Stand Up and Be Scanned

Stand Up and Be Scanned

This little engine has a “magic” floor that can.

Scanning groceries at the check-out is one thing. Getting a three-year-old child to stand still long enough to scan their feet is a whole other challenge. That is, unless they can “drive” a railroad engine while the process is taking place. That’s the idea behind a model train engine in the newly opened Olly Shoes store in Mount Vernon Plaza on Richmond Highway.

“The scanner accurately measures their feet in both U.S. and European sizes while they are standing in the engine pretending to drive. The computer then prints out an ‘Olly slip’ and we match the slip to an actual pair of shoes,” said Joyce Lien, regional manager, Olly Shoes.

Specializing in children’s shoes, Olly has two stores in Canada and now 12 in the United States. The hope is to open 200 stores nationwide. “Although we actually started in Canada, we are incorporated here in the United States and have many more stores here,” she said.

The 2,000 square feet store in Mount Vernon Plaza on Route 1, is the first to open in Virginia. There are two in Maryland — Hunt Valley, north of Baltimore off Interstate 83, and in Kensington.

“We are delighted to open a new location in the Washington area. We are confident that Olly Shoes will become a must-shop destination for parents interested in outfitting children in the best shoes in the right size,” said Katherine Chapman, CEO of Olly Shoes.

“Our process scans the foot and gives an exact size, both as to length and width of the foot. The hand-held metal measurer is not exact. The scanner does it in millimeters,” Lien explained.

“This also eliminates trying on a lot of shoes and asking if they feel okay or not. Once the Olly Slip is printed a customer can also order exact shoe sizes from their home computer. However, by coming to the store they get the added benefit of actually trying the shoes on,” she said.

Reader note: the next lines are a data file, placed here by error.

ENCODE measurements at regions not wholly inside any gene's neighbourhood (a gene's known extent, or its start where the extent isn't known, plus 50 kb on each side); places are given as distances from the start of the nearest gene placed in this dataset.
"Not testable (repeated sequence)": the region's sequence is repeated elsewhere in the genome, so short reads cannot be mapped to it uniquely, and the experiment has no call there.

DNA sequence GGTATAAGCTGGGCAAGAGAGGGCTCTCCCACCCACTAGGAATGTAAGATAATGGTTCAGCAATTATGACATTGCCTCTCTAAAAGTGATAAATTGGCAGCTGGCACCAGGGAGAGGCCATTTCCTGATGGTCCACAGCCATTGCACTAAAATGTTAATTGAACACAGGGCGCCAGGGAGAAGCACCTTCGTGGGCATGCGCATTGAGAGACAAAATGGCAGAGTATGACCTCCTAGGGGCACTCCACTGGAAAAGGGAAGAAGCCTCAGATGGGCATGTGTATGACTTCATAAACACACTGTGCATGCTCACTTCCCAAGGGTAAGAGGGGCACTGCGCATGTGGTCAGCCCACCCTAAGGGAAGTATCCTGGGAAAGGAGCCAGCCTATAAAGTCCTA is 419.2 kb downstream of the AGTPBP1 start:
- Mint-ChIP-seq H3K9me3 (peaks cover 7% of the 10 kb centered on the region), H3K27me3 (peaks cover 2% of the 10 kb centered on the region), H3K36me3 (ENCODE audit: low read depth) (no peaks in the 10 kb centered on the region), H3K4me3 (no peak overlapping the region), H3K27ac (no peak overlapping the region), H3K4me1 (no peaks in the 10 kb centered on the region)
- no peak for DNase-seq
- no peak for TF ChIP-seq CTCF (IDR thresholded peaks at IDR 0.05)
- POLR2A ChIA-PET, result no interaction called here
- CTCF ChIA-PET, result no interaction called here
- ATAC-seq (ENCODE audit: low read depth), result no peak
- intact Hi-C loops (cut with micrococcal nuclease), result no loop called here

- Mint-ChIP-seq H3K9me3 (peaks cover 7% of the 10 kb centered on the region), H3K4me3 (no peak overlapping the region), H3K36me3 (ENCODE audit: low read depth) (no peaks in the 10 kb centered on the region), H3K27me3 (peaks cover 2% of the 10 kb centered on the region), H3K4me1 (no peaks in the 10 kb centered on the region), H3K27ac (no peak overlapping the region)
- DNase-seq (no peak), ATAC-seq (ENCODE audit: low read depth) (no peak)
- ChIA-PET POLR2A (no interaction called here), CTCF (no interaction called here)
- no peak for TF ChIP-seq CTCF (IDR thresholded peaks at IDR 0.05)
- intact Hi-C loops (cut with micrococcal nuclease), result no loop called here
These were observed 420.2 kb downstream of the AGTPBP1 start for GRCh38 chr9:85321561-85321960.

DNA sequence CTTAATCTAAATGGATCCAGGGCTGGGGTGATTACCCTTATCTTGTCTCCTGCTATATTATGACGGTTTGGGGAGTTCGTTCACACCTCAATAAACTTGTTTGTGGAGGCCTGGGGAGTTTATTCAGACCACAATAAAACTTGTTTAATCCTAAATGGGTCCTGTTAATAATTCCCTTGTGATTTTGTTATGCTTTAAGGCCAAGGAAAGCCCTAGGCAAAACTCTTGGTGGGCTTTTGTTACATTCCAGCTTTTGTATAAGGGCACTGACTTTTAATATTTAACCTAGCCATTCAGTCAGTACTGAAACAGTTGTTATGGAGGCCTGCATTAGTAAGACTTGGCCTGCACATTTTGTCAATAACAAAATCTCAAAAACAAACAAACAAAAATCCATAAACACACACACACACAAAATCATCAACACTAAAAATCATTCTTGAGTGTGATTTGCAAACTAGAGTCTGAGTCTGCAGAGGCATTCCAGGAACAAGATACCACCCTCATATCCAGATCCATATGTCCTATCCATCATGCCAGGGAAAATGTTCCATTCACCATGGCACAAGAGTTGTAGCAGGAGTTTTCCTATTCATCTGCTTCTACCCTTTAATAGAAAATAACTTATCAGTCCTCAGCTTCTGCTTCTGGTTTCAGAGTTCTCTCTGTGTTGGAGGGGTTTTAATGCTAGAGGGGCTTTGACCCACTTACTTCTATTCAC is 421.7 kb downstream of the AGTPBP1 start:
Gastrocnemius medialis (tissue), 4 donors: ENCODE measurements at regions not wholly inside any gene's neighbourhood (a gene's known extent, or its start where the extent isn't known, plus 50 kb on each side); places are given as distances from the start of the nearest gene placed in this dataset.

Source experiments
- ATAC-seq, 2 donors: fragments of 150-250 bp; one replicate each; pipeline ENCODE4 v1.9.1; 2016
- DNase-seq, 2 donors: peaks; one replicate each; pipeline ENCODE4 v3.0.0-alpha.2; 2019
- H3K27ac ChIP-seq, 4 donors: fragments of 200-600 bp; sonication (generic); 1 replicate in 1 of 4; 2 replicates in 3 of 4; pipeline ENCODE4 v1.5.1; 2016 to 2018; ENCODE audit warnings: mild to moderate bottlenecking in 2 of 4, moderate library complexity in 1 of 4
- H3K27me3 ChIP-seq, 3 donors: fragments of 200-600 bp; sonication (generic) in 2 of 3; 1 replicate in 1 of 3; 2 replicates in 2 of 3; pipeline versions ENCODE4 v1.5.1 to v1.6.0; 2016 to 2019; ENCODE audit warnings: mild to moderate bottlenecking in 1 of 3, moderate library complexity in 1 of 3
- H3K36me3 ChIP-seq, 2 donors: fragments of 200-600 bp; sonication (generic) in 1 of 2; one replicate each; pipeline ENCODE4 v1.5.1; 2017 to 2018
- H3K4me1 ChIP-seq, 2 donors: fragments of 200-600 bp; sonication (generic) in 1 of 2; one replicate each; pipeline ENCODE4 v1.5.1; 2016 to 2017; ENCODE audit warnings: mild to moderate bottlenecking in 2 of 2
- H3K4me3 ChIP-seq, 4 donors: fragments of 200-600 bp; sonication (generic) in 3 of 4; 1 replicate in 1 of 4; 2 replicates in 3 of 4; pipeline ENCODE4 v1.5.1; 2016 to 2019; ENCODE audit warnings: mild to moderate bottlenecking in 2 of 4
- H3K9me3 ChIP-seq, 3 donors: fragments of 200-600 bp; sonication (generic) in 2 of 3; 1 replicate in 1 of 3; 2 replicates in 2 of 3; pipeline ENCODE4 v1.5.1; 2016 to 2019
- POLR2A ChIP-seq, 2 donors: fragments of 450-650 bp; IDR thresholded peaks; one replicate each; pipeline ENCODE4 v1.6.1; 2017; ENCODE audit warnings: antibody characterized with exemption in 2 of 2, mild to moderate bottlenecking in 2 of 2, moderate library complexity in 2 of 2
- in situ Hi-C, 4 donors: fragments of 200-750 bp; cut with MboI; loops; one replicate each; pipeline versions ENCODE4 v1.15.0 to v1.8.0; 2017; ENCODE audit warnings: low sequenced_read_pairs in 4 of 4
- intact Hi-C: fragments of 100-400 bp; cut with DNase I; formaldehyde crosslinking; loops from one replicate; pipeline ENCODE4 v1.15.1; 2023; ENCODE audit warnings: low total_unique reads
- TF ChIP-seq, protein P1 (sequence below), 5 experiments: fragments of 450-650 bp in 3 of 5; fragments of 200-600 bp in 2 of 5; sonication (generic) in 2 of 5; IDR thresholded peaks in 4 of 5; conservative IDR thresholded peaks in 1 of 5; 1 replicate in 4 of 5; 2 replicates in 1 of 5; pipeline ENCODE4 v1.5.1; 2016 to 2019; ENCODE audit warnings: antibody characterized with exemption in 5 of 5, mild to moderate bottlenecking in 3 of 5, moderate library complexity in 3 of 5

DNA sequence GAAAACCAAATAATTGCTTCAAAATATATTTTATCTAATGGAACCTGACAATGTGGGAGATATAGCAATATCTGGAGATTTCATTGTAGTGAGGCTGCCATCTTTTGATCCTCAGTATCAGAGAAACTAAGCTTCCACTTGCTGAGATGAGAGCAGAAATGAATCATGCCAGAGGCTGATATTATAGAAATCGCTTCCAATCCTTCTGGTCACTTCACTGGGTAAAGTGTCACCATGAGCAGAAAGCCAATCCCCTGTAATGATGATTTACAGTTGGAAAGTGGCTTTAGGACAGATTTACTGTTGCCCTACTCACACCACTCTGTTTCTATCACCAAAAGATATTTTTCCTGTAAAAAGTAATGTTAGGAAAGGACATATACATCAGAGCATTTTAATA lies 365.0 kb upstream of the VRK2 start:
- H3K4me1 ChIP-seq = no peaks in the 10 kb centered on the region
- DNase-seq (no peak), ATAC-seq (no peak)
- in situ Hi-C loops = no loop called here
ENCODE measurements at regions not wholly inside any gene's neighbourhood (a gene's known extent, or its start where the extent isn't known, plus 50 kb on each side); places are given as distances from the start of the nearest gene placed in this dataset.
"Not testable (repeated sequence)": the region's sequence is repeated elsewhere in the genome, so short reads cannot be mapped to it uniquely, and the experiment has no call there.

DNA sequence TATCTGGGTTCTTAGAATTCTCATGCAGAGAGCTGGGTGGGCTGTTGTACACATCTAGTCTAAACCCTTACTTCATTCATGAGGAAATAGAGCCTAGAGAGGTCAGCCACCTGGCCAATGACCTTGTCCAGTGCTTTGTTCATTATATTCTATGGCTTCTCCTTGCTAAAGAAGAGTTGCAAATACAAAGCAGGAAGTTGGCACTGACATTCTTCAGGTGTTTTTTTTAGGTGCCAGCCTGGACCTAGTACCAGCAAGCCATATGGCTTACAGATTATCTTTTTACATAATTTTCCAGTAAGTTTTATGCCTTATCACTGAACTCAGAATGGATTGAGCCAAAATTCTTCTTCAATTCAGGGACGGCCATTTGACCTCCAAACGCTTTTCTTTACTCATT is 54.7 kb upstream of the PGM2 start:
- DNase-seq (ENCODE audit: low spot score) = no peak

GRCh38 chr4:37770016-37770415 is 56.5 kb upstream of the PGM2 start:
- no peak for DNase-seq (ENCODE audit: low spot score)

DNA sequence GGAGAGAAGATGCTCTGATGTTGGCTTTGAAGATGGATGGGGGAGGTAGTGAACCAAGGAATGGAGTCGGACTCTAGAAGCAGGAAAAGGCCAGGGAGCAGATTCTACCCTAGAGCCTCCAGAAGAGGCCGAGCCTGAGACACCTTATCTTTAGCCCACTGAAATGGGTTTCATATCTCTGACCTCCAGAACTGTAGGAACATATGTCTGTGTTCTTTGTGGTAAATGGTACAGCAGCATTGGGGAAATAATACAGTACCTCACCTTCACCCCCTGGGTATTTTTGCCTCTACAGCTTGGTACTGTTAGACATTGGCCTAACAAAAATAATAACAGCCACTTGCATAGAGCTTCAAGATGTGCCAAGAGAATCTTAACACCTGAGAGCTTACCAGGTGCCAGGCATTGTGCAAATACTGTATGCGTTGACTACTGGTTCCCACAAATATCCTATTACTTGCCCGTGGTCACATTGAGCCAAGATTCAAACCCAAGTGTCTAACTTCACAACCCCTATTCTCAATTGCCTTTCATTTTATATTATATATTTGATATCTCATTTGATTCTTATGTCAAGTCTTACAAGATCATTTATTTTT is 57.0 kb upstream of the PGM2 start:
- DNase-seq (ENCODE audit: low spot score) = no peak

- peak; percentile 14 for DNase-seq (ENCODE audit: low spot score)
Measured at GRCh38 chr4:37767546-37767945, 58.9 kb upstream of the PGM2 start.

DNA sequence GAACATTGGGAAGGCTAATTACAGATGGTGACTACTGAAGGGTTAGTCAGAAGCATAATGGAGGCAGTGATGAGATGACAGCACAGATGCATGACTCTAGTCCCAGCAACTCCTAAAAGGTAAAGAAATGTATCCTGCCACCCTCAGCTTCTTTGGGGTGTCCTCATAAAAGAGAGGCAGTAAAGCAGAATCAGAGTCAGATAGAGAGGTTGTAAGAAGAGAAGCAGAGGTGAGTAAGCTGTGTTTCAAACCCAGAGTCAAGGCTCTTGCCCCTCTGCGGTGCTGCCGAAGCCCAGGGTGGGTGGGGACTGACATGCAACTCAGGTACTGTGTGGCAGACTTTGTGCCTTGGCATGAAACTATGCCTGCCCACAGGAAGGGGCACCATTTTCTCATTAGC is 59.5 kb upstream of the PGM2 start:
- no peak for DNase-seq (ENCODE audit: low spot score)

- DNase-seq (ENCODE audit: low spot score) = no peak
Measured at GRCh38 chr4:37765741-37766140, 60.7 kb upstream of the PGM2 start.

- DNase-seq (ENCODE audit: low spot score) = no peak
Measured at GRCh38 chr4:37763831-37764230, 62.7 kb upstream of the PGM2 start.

Known as “OllyScan,” when combined with the database system known as “OllyFit,” the system allows customized fitting for each child. The data is then matched to each style of every brand available. The scanned-in foot image is saved and the customer is given an OllyFit number.

Olly Shoes is also introducing the new “FitStop” program that “promises an even better fitting shoe.” Since children’s feet grow an average every three to four months, especially from birth to age 12, Olly customers will be notified via e-mail after four months from their last footwear purchase to stop into the nearest location to have their children’s footwear checked, according to Matt Hagan, vice president, EIN Communications for Olly Shoes.

FOLLOWING THEIR SOFT OPENING this past weekend, the new store is planning a week-long celebration as part of the Grand Opening on Saturday, April 7, beginning at 10 a.m. The festivities will commence Friday at 7 p.m. with “Snuggles the Clown.”

A variety of events are scheduled for Saturday and Sunday throughout both days until 5 p.m. Events will continue into the week taking place from 10 a.m. to 1 p.m. on Tuesday and Thursday, April 11 and 13, and from 5 p.m. to 7 p.m. on Wednesday and Friday, April 12 and 14.

Olly Shoes offers a variety of children’s medium to high-end quality shoes, with choices in athletic, casual, school, dress, party, specialty and seasonal styles. Olly also carries many name brands such as Aster, Reebok, New Balance, G. H. Bass, Ecco and many others as well as some clothing and fun accessories.

In order to serve children in need, Olly has an extensive shoe donation program where parents bring gently worn shoes to their stores and Olly donates them. More than 18,000 shoes have passed through this program.

Headquartered in Toronto, Canada, Olly Shoes is the creation of Staples founder, Tom Stemberg, and Chapman, founder of Timeposters, Inc. Both Stemberg, the father of four sons, and Chapman, the mother of three daughters, see Olly’s as a “solution for parents seeking to streamline the difficult process of buying shoes for growing children.”

Dr. Steven F. Boc, director, Foot and Ankle Surgical Training, Hahnemann Hospital, Philadelphia, Penn., views the human foot as “a complex mechanical wonder, consisting of 26 bones and 35 joints.” He believes, “Taking steps to allow a child’s feet to grow and develop properly can prevent serious adult problems.”